Attended a very interesting health meeting today and it was brought to my attention that Havard School of Public Health (HSPH) updated the Food Pyramid in 2008 based on the best available scientific evidence about the links between diet and health. According to HSPB this new Food Pyramid fixes the fundamental flaws in the original US Department of Agriculture (USDA) Pyramid and offers sound information to help people make better choices about what to eat.
HSPB has also kindly listed the top 5 tips to be healthy:
1. Start with exercise : A healthy diet is built on a base of regular exercise
2. Focus on food, not grams: Don't worry about specific servings or grams of food. It is important to note that everybody is different with different sizes, pre-existing conditions, family history etc. so there shouldn't be a set amount of serving.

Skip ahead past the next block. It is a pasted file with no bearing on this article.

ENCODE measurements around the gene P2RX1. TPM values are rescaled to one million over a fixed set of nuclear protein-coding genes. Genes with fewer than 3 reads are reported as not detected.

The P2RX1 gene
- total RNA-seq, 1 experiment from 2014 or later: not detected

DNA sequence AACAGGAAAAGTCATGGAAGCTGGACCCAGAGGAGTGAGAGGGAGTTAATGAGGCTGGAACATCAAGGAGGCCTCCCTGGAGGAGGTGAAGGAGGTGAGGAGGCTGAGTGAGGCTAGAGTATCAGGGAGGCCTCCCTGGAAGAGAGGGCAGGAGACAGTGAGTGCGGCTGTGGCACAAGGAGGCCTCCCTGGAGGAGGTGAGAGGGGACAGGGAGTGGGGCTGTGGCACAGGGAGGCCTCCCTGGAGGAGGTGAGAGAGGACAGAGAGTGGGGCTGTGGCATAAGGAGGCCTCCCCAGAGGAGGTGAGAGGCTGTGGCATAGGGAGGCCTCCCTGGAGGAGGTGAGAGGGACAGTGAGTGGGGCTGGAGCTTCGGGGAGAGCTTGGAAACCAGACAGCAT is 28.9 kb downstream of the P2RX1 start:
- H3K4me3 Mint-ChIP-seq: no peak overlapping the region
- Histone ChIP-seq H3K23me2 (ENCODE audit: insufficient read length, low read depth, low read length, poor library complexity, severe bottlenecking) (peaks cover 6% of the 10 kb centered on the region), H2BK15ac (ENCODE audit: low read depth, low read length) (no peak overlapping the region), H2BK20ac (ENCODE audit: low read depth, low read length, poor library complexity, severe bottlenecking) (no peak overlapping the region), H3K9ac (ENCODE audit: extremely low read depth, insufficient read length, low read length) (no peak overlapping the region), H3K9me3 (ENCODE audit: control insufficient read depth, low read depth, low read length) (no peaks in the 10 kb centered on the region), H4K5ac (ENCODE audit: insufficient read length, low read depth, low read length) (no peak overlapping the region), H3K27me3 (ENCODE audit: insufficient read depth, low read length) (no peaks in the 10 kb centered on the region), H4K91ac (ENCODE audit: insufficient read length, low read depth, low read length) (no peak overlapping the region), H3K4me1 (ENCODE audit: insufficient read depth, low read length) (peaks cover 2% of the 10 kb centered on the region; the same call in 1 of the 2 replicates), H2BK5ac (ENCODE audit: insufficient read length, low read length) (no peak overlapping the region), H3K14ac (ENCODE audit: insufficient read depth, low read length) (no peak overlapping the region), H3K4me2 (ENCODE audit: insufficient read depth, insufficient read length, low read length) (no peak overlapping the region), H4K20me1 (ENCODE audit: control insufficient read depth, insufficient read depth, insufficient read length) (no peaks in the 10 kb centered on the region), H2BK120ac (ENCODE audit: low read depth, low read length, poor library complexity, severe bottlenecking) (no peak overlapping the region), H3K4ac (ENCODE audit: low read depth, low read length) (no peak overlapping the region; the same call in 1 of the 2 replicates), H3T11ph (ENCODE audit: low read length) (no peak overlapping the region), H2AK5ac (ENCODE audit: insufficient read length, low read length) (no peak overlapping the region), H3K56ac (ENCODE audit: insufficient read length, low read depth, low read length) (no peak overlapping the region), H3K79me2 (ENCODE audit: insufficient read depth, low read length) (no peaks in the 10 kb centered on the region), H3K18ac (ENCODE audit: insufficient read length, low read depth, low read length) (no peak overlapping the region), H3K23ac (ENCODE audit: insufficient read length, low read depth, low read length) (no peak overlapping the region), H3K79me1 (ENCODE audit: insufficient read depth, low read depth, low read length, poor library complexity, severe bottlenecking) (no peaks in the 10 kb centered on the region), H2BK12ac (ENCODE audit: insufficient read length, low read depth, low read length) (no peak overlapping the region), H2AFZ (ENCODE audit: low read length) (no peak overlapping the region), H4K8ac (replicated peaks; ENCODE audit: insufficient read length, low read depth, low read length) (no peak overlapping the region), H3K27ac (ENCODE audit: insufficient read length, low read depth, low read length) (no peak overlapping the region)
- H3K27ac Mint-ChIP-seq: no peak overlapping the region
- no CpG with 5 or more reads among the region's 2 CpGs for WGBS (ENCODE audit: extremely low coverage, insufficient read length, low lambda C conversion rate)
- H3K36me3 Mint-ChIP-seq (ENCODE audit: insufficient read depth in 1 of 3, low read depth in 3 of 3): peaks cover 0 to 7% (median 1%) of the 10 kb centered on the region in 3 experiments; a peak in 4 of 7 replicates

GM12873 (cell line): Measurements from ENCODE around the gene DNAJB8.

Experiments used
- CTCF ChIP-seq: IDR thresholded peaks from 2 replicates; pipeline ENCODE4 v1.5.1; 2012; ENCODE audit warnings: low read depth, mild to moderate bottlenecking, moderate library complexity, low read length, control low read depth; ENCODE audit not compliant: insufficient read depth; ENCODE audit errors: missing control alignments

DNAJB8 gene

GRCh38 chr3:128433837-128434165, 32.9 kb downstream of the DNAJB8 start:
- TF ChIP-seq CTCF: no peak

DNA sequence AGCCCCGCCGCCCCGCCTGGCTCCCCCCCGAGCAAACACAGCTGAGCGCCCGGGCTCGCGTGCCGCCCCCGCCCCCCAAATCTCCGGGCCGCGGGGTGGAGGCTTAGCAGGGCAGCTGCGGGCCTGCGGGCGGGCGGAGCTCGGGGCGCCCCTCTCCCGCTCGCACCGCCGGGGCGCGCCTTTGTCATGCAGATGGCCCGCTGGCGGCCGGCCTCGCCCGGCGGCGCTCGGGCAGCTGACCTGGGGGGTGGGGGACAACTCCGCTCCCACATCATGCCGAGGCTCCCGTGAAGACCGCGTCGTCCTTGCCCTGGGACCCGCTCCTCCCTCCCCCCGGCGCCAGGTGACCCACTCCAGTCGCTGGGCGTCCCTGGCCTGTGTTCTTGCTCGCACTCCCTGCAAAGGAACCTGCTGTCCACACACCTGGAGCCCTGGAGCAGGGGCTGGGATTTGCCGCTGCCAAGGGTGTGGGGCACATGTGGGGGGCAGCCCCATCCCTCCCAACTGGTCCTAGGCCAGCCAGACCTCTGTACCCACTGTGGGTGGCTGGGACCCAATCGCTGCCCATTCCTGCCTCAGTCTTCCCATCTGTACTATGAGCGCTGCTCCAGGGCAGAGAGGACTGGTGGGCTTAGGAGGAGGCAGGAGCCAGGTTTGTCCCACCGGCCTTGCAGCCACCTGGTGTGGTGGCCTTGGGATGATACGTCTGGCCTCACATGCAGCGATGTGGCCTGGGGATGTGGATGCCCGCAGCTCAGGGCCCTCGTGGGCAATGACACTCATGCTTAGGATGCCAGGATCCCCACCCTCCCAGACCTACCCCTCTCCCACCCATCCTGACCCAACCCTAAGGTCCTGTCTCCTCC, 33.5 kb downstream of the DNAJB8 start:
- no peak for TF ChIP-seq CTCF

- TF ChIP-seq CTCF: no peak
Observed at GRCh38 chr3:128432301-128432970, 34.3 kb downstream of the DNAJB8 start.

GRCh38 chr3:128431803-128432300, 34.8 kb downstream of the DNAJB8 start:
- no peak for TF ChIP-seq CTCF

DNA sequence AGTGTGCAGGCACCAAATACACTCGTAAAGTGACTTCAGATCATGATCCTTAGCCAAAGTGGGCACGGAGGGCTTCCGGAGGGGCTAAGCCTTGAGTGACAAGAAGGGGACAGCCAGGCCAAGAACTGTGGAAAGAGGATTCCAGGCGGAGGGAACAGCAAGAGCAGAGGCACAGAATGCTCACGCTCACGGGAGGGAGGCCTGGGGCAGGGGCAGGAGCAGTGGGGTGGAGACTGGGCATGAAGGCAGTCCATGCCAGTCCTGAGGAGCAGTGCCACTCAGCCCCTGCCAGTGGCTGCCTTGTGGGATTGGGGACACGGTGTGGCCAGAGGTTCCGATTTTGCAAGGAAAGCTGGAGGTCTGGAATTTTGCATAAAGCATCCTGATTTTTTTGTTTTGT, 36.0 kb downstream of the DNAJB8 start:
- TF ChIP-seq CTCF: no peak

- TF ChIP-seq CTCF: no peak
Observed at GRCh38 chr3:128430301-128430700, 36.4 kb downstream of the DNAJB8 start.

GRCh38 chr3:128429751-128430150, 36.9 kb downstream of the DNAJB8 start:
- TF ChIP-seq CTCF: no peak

3. Go with plants: Eating a plant base diet is the healthiest. Aim for lots of greens and healthy fats like olive oil and canola oil
4. Cut way back on American staples: Cut down on red meat, sugary drinks, potatoes and salty snacks.
5. Take a multivitamin: Taking a multivitamin can be a good nutrition insurance policy as it can fill in nutrient holes that may affect even the most careful eaters. Choose one multivitamin and top it up with Vitamin D. There is growing evidence Vitamin D lowers the risk of Colon and Breast Cancer.
For more info you can check out HSPB's handout here
I think this Food Pyramid is more in line with current average person's activity and nutritional requirements. Back in the days, my parents had lots of daily exercises working in the farm hence there was no need to put this in the pyramid. What do you think about current living trends?
Dr Nicole Ng (MBBS) is a medical doctor with a passion in women's health and medical research